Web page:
The journey through existence is always teaching us lessons. If we are observant, we can learn so much just from our personal experiences and those of the people around us. Interesting creatures that we are, people are often inspired by the stories of other people and their struggles and triumphs. Dramatic productions have entertained people through the ages. Even ancient people recorded their stories on cave walls. Some experts have claimed that these early writings indicate the rise of civilization. I believe that civilization can, in fact, be defined and judged by the value placed on life.
The internet is a veritable smorgasbord of information that is sometimes difficult to wade through to find accurate and truthful sources. There is a story that floats around attributing a beautiful and thoughtful sentiment to the anthropologist, Margaret Meade: One day a student asked anthropologist Margaret Meade for the earliest sign of civilization in any given human culture. He expected the answer to be a clay pot, or perhaps a fish hook or a grinding stone. Her answer surprised him. She said she believed the earliest sign of civilization was “a healed femur”. The femur is, of course, the thigh bone. In a society based on hunting and gathering, a person with a fractured thigh bone would be unable to care for themselves and useless. Meade explained that no healed femurs are found where the law of the jungle, the survival of the fittest, reigns. Someone with a broken femur would simply be allowed to die. But a healed femur showed that someone cared. Someone had to hunt and gather food for the injured person until his leg healed. Someone had to provide care for the person who couldn’t care for himself. She said, “The evidence of compassion was the first sign of true civilization.”
Compassion has been very much in the focus these last few months as we have seen how Covid-19 has led to many changes in the lives of people around the world. Amid closures and cancelations, we have also had the reminder that we do value life. While some governments enforced quarantines and lockdowns, others closed schools and encouraged social distancing. All of these measures were done in an effort to slow the spread of the disease that has proven to be fatal, especially to society’s most fragile members. The collective message is that we want to prevent the loss of life, and we’re willing to do what it takes to each do our part.
We want to prevent the loss of life because we recognize that each life is incredibly valuable. It is the details, the connections, the stories that make us feel that on a deeper level. Watching the number of deaths grow on the Johns Hopkins Coronavirus Resource Center website causes sadness, to be sure, but learning of the widowed mother of six who won her fight with breast cancer then died from Covid-19 drives us to tears. It is to prevent the loss of individual lives that we must be willing to make the small sacrifices of avoiding large groups and staying home as much as possible.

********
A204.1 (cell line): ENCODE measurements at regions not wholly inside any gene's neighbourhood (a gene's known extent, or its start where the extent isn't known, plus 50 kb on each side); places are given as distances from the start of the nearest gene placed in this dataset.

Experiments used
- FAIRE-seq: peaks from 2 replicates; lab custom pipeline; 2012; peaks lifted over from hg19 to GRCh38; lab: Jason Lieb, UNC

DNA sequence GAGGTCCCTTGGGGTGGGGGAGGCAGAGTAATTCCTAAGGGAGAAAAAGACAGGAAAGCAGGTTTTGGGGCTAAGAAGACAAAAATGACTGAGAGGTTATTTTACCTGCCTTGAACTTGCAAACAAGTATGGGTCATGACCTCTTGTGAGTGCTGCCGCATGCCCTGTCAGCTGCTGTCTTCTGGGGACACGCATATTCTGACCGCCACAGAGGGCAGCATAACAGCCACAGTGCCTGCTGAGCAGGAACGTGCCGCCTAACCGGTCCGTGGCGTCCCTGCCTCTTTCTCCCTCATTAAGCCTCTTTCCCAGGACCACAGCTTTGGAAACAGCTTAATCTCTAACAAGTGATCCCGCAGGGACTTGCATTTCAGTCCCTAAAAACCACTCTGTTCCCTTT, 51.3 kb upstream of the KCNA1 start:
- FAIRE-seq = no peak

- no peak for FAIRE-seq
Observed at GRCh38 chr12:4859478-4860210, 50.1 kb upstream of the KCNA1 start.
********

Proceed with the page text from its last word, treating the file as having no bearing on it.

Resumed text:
Perhaps this would be a good time to also consider other ways in which we can individually and collectively show that we value life. With heart disease and stroke consistently topping the list of causes of death worldwide, simple steps we can each make to reduce the risk of these include improving our diets and exercising more. We can show that we value the lives of the unborn by volunteering at, or donating to, life-sustaining organizations like pregnancy resource centers and women’s shelters. Because all human life is also interconnected with the life of the planet, we can consider ways we can continue to improve in ecological areas, such as reducing our dependence on single-use plastics or spending more time unplugged.
This month, April 22, 2020, is the 50th anniversary of Earth Day. That is just ten days after the Christian celebration of Easter, which commemorates the resurrection of Jesus Christ. I hope that this month, and in continuing months, you will spend time thinking about the gifts of this life, and how you can better show your commitment to life culture.
“Never believe that a few caring people can’t change the world. For indeed that’s all who ever have.” ― Margaret Mead, The World Ahead: An Anthropologist Anticipates the Future
If you’d like to read some other quotes from Margaret Mead, you could start here. https://www.goodreads.com/author/quotes/61107.Margaret_Mead
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